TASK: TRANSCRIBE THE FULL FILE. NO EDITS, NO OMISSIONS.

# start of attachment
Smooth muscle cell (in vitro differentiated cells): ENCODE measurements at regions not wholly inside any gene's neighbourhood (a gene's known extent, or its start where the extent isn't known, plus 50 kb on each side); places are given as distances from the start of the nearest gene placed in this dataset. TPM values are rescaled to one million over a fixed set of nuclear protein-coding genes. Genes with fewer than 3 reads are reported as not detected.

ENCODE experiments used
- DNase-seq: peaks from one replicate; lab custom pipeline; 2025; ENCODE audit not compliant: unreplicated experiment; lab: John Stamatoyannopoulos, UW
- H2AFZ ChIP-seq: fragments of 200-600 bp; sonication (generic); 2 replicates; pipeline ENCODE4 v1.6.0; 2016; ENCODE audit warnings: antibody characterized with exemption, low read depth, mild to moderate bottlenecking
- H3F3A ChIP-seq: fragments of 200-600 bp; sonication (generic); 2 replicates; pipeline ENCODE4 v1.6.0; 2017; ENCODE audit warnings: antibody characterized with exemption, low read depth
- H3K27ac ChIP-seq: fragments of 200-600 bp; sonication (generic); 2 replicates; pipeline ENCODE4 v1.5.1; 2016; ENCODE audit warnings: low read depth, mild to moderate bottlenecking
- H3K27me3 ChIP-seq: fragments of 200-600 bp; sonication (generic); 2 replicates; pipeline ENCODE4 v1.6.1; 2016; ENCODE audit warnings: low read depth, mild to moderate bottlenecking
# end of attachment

Smooth muscle cell (in vitro differentiated cells): ENCODE measurements at regions not wholly inside any gene's neighbourhood (a gene's known extent, or its start where the extent isn't known, plus 50 kb on each side); places are given as distances from the start of the nearest gene placed in this dataset. TPM values are rescaled to one million over a fixed set of nuclear protein-coding genes. Genes with fewer than 3 reads are reported as not detected.

ENCODE experiments used
- DNase-seq: peaks from one replicate; lab custom pipeline; 2025; ENCODE audit not compliant: unreplicated experiment; lab: John Stamatoyannopoulos, UW
- H2AFZ ChIP-seq: fragments of 200-600 bp; sonication (generic); 2 replicates; pipeline ENCODE4 v1.6.0; 2016; ENCODE audit warnings: antibody characterized with exemption, low read depth, mild to moderate bottlenecking
- H3F3A ChIP-seq: fragments of 200-600 bp; sonication (generic); 2 replicates; pipeline ENCODE4 v1.6.0; 2017; ENCODE audit warnings: antibody characterized with exemption, low read depth
- H3K27ac ChIP-seq: fragments of 200-600 bp; sonication (generic); 2 replicates; pipeline ENCODE4 v1.5.1; 2016; ENCODE audit warnings: low read depth, mild to moderate bottlenecking
- H3K27me3 ChIP-seq: fragments of 200-600 bp; sonication (generic); 2 replicates; pipeline ENCODE4 v1.6.1; 2016; ENCODE audit warnings: low read depth, mild to moderate bottlenecking